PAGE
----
Speech at the VSC Emergancy Rally January 31st in London

Left to right: Doug Nichols, Tariq Ali, Kate Hudson, Huda Elmi, Colin Burgeon – ⁦Sue Gray in the chair and platform was joined by Christine ⁩Blower. Photo: Adrian Weir.

Good evening and thanks for coming out on such a bitterly cold evening here in London.

I am Tony Burke, Chair of the Venezuela Solidarity Campaign who called today’s event and I am also speaking on behalf of Unite the Union and Worker’s Uniting, our Global Union.

Workers Uniting is the global union – representing more than two million workers in Canada, Ireland, Mexico, the United Kingdom and the United States – formed by UNITE, the United Steelworkers of the US and Canada and the Mexican metals and mining union (Los Mineros), and I bring you the support of Len McCluskey of Unite, Leo Gerard of the United Steelworkers and Napoleon Gomez of Los Minero’s in Mexico.

Our statement issued last week is clear in “condemning the US-led recognition of an unelected opposition leader, Juan Guaidó, as president of Venezuela.”

It “also condemns the actions of the governments of the UK, Canada and other countries that have slavishly followed the US lead.“

It also argues that “Over the past 20 years the US has endeavoured to destabilise Venezuela with economic warfare and a financial blockade in their attempt to assert its influence and control over the oil, gold and mineral-rich country. These actions, which clearly violate international law, now culminate in the recognition of an unelected opposition leader as president of the country – effectively a right wing coup attempt.”

It also states that “Workers Uniting strongly condemns the US threat of military action and its attempt to add Venezuela to the list of state sponsors of terrorism in order to justify such action.”

Let’s be clear. Such US-led ‘regime changes’ have been a disaster in other countries in recent years and there’s no reason to believe it would help the people of Venezuela.

This is not about democracy or human rights –its about gaining control of the world’s largest proven oil and petroleum reserves.

Nor is it about helping the people of Venezuela.

Polling suggests the majority of Venezuelans – both pro and anti government – are against tighter US sanctions, which damage the private sector and living standards of ordinary Venezuelans, including the poorest. Extending these further will only make things worse.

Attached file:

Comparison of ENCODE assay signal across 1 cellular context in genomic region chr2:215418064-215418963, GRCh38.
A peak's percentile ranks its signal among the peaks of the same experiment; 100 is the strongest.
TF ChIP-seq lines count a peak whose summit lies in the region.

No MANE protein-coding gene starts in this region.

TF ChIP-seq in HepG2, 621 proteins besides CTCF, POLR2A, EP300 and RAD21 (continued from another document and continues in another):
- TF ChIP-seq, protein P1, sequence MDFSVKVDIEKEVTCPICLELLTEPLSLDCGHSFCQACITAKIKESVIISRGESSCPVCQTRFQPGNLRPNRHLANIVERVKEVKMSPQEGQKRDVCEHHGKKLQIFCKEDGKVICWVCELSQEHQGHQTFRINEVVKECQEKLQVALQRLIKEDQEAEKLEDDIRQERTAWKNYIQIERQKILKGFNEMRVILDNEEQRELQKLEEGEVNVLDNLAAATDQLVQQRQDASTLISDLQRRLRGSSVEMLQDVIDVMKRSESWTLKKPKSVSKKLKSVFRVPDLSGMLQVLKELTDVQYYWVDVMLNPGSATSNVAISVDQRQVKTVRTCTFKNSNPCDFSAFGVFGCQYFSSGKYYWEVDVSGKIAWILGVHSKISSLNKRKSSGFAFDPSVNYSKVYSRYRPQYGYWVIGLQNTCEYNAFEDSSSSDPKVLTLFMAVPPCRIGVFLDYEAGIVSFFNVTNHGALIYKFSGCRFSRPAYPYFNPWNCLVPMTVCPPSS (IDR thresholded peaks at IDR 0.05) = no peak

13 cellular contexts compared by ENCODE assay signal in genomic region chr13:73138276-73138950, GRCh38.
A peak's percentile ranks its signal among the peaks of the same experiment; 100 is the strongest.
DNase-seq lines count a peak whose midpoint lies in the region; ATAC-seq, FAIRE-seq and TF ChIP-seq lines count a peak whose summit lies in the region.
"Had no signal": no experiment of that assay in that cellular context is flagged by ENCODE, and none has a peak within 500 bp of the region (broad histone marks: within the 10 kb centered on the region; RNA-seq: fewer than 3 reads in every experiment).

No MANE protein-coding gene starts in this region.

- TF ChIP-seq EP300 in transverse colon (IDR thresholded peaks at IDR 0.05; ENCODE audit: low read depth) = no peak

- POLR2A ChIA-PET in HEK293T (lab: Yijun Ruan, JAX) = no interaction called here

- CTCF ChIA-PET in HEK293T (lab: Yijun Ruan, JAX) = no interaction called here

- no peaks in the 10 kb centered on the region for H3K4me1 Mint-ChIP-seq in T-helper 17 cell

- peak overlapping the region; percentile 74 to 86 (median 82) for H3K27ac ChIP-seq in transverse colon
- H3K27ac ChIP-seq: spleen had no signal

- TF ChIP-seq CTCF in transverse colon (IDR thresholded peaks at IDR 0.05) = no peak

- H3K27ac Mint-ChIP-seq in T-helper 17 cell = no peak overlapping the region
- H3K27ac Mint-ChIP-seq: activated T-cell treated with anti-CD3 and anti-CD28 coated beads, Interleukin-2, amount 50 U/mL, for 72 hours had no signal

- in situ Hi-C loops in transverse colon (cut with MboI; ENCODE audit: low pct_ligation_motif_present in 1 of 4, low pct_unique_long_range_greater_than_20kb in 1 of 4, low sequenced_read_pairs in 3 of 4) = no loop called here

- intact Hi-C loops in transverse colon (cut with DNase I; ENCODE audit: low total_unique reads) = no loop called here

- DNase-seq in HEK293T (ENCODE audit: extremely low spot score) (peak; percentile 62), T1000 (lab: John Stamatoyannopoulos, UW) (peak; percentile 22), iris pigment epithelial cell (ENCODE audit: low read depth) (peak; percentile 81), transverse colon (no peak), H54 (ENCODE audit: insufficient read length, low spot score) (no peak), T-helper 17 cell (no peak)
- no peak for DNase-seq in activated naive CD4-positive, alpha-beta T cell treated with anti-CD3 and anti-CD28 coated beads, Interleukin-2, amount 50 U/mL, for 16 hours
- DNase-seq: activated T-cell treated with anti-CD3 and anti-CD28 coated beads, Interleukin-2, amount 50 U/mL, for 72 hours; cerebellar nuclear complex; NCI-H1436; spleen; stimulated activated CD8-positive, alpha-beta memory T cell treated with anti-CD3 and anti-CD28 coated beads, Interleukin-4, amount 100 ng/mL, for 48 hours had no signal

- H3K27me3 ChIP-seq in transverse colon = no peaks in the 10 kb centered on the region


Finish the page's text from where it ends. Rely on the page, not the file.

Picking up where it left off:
What is needed in such a situation is dialogue as a way for Venezuela to peacefully resolve its current difficulties as suggested by Mexico, Uruguay and others. Governments internationally should do all they can to support such a dialogue, but instead the Trump administration is introducing sanctions, threatening military intervention and trying for a coup.

These actions will not facilitate dialogue, but exacerbate difficulties and divisions.

Friends and comrades the last few years have seen a worrying return of the Right-Wing in Latin America with the gains made by progressive leaders across the continent coming under fire, as most exemplified by the far-right winning the Presidency in Brazil.

In light of this it’s important to keep up our solidarity and be clear that whatever problems countries like Venezuela face, neo-liberalism and US intervention is not the answer.

Indeed, with the right-wing in power, Argentina and Brazil are facing massive public sector layoffs and spending freezes, plus repression of trade unions and social movements.

Finally, I’d like to offer some hope in our discussions on Latin America and that is the victory of the left in Mexico, which has led to that government having a pro-dialogue position in Venezuela.

The victory in Mexico has the potential to greatly change the landscape not just in that vast country but also in the continent, and it has the potential to make real differences to working people’s lives and in terms of advances in trade union rights, as symbolised by the appointment of the President of Los Mineros Napoleon Gomez as a Labour Minister – a formerly repressed Trade Union leader who was exiled in Canada but now is rightfully back in Mexico

What a symbol of change!

We stand with the Left and Unions across Latin America, from celebrating victory in Mexico to fighting fascism in Brazil, to working together against illegal ‘regime change’ and for dialogue in Venezuela.

Let’s not let there be anymore Pinochet’s in Latin America – and stand clearly with social progress, and self-determination, against Trump’s intervention.


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